Developing competencies is a process, a skill. Determining what competencies to develop is a decision, and a decision that must be informed by the end user—business, industry and the job. To get at the core competencies needed to be a learned individual and a competent worker, it means having conversations that matter beyond de facto advisory councils and beyond annual meetings of educators and employers. We must expect that before a curriculum is approved it has been vetted—closely—by the profession that is the ultimate recipient of the beneficiary of the curriculum (the student) and this is a rare event. Employers must engage in the development and definition of the competencies that matter and it must be a purposeful and intentional expectation.
4. Measuring Competencies
If educational institutions develop collaboratively agreed upon competencies for their graduates, then business and industry position announcements and job descriptions should reflect those competencies. Competencies in college should be benchmarked against what business and industry need, making it unnecessary to ascribe meaning to grades and courses that say nothing about what underlies those often arbitrary numbers and letters. Employers need to make decisions for employment. Those decisions are better informed if employers have access to competencies attained by the prospective employee that are matched directly to the job responsibilities and skills they are seeking.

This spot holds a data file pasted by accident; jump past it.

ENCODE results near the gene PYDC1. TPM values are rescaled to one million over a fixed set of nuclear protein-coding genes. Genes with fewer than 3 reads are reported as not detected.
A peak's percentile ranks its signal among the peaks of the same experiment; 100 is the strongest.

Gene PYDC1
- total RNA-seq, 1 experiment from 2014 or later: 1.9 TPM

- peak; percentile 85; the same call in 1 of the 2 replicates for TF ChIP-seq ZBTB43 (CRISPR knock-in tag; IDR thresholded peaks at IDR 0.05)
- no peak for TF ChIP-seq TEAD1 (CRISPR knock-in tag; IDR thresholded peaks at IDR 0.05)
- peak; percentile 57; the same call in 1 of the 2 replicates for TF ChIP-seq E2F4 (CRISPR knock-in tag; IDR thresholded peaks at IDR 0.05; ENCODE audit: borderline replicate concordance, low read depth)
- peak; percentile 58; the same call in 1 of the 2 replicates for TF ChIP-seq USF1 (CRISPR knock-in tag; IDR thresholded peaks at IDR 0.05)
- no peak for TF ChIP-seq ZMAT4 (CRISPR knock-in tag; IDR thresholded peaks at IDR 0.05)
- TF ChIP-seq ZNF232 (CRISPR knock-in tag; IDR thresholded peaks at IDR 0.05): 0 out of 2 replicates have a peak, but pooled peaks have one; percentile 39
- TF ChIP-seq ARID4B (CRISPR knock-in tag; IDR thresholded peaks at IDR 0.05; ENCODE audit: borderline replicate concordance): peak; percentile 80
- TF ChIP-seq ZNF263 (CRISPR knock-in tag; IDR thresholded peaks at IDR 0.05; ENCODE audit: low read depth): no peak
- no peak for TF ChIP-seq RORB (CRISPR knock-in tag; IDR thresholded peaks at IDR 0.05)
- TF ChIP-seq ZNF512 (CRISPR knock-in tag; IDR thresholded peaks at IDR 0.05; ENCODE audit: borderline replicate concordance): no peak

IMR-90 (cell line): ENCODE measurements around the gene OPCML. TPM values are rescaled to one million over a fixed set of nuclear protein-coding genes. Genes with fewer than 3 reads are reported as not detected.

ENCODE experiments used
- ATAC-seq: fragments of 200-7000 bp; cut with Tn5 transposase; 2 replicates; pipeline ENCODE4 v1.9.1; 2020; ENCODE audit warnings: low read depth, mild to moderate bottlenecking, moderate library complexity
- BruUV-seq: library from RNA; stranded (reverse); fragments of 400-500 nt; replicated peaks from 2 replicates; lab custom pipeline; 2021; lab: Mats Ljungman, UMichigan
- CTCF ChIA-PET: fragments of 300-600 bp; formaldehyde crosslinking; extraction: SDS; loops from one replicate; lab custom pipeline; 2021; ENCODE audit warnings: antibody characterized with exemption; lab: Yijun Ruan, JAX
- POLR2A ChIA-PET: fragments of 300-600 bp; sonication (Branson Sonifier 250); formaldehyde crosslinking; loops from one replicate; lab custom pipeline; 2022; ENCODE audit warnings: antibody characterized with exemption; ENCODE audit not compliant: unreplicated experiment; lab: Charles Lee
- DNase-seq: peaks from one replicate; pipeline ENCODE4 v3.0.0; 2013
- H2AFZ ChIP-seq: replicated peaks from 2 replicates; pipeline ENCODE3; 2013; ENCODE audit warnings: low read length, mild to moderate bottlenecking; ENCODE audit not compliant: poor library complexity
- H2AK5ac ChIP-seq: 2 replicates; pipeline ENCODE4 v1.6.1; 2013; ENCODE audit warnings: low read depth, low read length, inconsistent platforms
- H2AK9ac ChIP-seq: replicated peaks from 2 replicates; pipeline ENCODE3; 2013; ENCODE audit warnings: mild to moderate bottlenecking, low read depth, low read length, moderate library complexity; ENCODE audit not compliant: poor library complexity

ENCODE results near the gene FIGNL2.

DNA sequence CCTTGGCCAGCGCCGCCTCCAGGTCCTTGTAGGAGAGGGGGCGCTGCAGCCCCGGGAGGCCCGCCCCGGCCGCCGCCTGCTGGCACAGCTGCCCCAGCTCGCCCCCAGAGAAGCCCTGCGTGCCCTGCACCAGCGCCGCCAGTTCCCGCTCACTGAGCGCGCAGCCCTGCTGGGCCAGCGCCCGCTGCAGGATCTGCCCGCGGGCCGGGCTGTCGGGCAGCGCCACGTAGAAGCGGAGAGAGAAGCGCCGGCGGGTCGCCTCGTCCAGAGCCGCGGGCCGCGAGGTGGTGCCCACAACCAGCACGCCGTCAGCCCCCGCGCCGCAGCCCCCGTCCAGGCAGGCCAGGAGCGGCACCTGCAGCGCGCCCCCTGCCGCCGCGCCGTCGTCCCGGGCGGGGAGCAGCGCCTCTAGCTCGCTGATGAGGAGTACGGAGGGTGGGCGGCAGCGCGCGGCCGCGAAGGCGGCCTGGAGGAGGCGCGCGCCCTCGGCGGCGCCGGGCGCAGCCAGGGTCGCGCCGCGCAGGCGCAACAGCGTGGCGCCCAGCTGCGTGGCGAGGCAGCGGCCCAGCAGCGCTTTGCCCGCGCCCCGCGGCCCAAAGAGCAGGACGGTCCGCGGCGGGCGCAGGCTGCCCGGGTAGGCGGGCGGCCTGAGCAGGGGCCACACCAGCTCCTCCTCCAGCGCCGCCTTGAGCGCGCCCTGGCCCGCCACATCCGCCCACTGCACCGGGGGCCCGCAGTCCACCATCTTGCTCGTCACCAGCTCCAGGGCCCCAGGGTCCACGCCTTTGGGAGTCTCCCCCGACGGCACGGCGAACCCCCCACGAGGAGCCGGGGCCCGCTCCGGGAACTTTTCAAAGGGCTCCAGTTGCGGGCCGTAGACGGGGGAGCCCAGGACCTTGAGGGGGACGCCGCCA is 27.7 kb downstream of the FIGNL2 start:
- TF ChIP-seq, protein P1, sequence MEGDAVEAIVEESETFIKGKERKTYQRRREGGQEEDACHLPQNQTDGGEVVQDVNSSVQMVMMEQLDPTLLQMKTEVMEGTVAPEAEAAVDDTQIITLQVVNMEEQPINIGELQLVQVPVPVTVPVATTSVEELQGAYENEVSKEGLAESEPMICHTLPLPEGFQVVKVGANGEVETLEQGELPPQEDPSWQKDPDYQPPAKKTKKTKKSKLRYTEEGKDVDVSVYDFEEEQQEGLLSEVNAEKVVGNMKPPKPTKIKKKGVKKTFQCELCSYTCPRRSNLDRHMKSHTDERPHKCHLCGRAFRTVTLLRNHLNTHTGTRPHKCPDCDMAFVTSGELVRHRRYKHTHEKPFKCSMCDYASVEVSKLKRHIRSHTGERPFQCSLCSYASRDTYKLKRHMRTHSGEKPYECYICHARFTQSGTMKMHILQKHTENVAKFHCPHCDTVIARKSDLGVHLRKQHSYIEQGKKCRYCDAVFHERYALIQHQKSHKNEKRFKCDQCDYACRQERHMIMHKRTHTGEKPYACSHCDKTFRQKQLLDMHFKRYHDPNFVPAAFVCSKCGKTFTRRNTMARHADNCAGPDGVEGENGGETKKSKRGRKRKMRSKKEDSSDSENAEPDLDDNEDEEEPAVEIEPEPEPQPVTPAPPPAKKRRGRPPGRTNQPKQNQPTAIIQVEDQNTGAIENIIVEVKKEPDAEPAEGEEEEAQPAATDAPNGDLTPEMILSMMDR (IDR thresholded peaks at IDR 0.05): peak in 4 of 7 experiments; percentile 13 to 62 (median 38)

5. Communicating Competencies
How can we bring skills to the fore that are now observable and operationalized? A new transcript. If a student exits with a transcript that is competency-based, the technology should exist to allow the competencies to be sorted and aligned with expectations and requirements of the job the student is seeking. When a student interviews for a job, they can research the job requirements, sort and select the competencies achieved during the acquisition of their degree, and take that information—documented competence in relevant areas—to the job interview. The conversation becomes a different conversation and the shift is made from exploration and discovery of the interviewee to confirmation and validation of readiness for the job.
6. Correlations with Competency-Based Education
In a competency-based model, correlations exist between the delivery of the model and savings in cost, time and place. When students can move through the content at their own pace, money is saved as well as time to credential completion. These are the more obvious correlations. One interesting correlation that may not be as evident is between competency-based education and efficiency of learning. Because the content to be learned is organized in a manner that is performance-based, the student is more focused and the cognitive engagement is more deliberate. There is less time spent on extraneous material that does not add value to the learning outcome.
In conclusion, colleges, universities or systems should not back away from competency-based education if they can’t immediately implement some of the hallmarks of CBE, such as freedom from the credit hour, authentic assessments or self-paced progression. Rather, a plan should be developed that allows for transitioning to the more impactful components of CBE.